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This is not another dot-com bubble, says Paul Harris

Where are tech stocks headed, up or down? That’s the question on investors’ minds as we round out a week in which the sector got slammed once again. Certainly, the run-up on stocks like Microsoft (Microsoft Stock Quote, Chart, News, Analysts, Financials NASDAQ:MSFT), Facebook (Facebook Stock Quote, Chart, News, Analysts, Financials NASDAQ:FB) and Google (Google Stock Quote, Chart, News, Analysts, Financials NASDAQ:GOOGL) has been steep over the last couple of years as investors have put more and more faith in tech to drive the market forward. So, are we looking at a tech collapse like in the early 2000s?

In reality, the scene today is much different from 20 years ago, says Paul Harris of Harris Douglas Asset Management, who argues there’s no comparison between the fly-by-night operations of the dot-com era and today’s tech companies which are already well-integrated into the economic and social fabric.

“I think that a lot of these stocks have pulled back because of interest rates going up,” Harris said, speaking on BNN Bloomberg on Thursday. “People see these [tech] companies as sort of a long bond in a funny kind of way, the very high growth businesses, [but] I really feel that a lot of the companies in the NASDAQ will continue to do well.”

“I think people are comparing it to 2000, but the multiples are very, very different,” Harris said. “A lot of the companies in the NASDAQ 100 generate a tremendous amount of free cash flow, they have incredible balance sheets, most of them have no debt and they have very strong growth profiles going forward.”

Tech stocks are taking it on the chin again this week, a continuing trend where one would have to go back to early February for the last time the tech-heavy NASDAQ ended the week in the black.

Signs of a post-pandemic return to consumer spending, economic recovery and, importantly, rising bond yields are said to be provoking the pullback in tech, where names like Apple (Stock Quote, Chart, News, Analysts, Financials NASDAQ:AAPL), PayPal (PayPal Stock Quote, Chart, News, Analysts, Financials NASDAQ:PYPL) and Advanced Micro Devices (Advanced Micro Devices Stock Quote, Chart, News, Analysts, Financials NASDAQ:AMD) are all hovering around 20 per cent off their 52-week highs. Canadian tech juggernaut Shopify (Shopify Stock Quote, Chart, News, Analysts, Financials TSX:SHOP) is now 25 per cent off its 52-week high.

Just on Thursday, the NASDAQ Composite moved to negative territory for the 2021 year, which compares to the Dow Jones Industrial Average at almost two per cent in the black and the S&P 500 which is now flat for the year.

The ten-year US bond yields have a role to play in the market jitters not just around tech but on stocks across the board, as yields have now risen to 1.5 per cent. And even as the US Federal Reserve has once again promised there’ll be no key interest rate hikes over the near term, investors seem wary that an opening-up economy and signs of rising inflation will trigger a rate hike.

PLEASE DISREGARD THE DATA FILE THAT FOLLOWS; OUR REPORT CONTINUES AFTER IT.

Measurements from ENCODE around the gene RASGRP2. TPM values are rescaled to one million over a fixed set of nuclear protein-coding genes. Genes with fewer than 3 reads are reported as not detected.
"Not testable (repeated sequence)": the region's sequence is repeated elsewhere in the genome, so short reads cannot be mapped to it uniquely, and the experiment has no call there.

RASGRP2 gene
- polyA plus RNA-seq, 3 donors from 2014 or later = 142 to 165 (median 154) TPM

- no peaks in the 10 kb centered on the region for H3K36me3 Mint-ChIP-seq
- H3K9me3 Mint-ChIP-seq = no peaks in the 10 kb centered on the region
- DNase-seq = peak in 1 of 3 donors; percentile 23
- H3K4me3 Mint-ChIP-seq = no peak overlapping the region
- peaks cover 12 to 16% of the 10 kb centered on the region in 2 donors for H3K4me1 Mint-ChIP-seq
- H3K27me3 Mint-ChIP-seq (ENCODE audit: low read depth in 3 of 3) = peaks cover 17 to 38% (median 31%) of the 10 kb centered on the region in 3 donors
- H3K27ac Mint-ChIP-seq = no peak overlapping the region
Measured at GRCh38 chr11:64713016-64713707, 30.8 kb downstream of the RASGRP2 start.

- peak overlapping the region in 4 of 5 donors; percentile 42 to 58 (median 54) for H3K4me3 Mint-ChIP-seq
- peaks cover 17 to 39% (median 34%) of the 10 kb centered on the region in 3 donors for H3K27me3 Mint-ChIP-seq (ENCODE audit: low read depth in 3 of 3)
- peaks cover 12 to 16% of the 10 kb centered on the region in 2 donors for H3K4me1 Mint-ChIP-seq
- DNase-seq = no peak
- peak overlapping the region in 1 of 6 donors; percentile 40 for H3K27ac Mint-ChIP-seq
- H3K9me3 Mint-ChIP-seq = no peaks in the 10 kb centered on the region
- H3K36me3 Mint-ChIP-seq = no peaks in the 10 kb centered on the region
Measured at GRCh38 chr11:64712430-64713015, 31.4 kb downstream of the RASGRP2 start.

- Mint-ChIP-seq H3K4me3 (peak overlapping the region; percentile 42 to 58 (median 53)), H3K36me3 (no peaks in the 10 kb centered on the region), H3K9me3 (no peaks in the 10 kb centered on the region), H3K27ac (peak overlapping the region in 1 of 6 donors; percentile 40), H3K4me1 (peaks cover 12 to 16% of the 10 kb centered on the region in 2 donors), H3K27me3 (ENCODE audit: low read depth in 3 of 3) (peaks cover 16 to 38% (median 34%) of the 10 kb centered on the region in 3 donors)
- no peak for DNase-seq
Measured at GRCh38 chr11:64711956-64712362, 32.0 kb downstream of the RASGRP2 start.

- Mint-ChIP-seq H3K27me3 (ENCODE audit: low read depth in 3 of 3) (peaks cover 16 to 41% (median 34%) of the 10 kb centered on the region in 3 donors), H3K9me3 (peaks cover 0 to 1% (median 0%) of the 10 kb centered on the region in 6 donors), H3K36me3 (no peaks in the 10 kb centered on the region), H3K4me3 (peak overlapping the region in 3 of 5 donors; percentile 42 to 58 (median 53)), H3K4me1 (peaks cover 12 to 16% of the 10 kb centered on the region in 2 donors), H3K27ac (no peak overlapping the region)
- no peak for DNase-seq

Fed Chairman Jerome Powell spoke on Thursday and said there likely won’t be any interest rate increases until inflation and a return to full employment in the US.

“We expect that as the economy reopens and hopefully picks up, we will see inflation move up through base effects,” said Powell. “That could create some upward pressure on prices.”

Harris said while there’s no telling how far the current pullback in tech goes, investors have little to fear with today’s tech giants.

“Yes, interest rates are going to have an impact on these stocks and I think they will pull back and I think there’ll be a buying opportunity for a lot of these companies,” Harris said. “I don’t think that these companies are going to disappear as some of them did in 2000 because they really are real businesses that are really growing and will have a strong part to play in how the world is going to look over the next several years. I don’t see that as being a problem.”

“I guess the issue is how far do interest rates go up from here, which would add to a pullback [in tech stocks] and maybe you want to buy some more at that point in time,” Harris said. “But I don’t think that I would shy away from owning some of these growth names.”

Analyst Daniel Ives of Wedbush says technology stocks still have a long runway ahead, simply because the digital transformation across all sectors of the economy is only partially complete and new evolutions such as burgeoning e-commerce and 5G networking will continue to drive growth in the sector, despite the current market wariness.

“The risk-off trade for tech has been a painful one for tech investors this week as worries around high valuations, bubble fears, rotation trade, rising yields and a focus on reopening plays take centre stage,” Ives said on Thursday.

Ives said tech stocks should run at least 25 per cent higher over the coming year, led by the FAANG group of companies.

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About The Author /

Jayson is a writer, researcher and educator with a PhD in political philosophy from the University of Ottawa. His interests range from bioethics and innovations in the health sciences to governance, social justice and the history of ideas.
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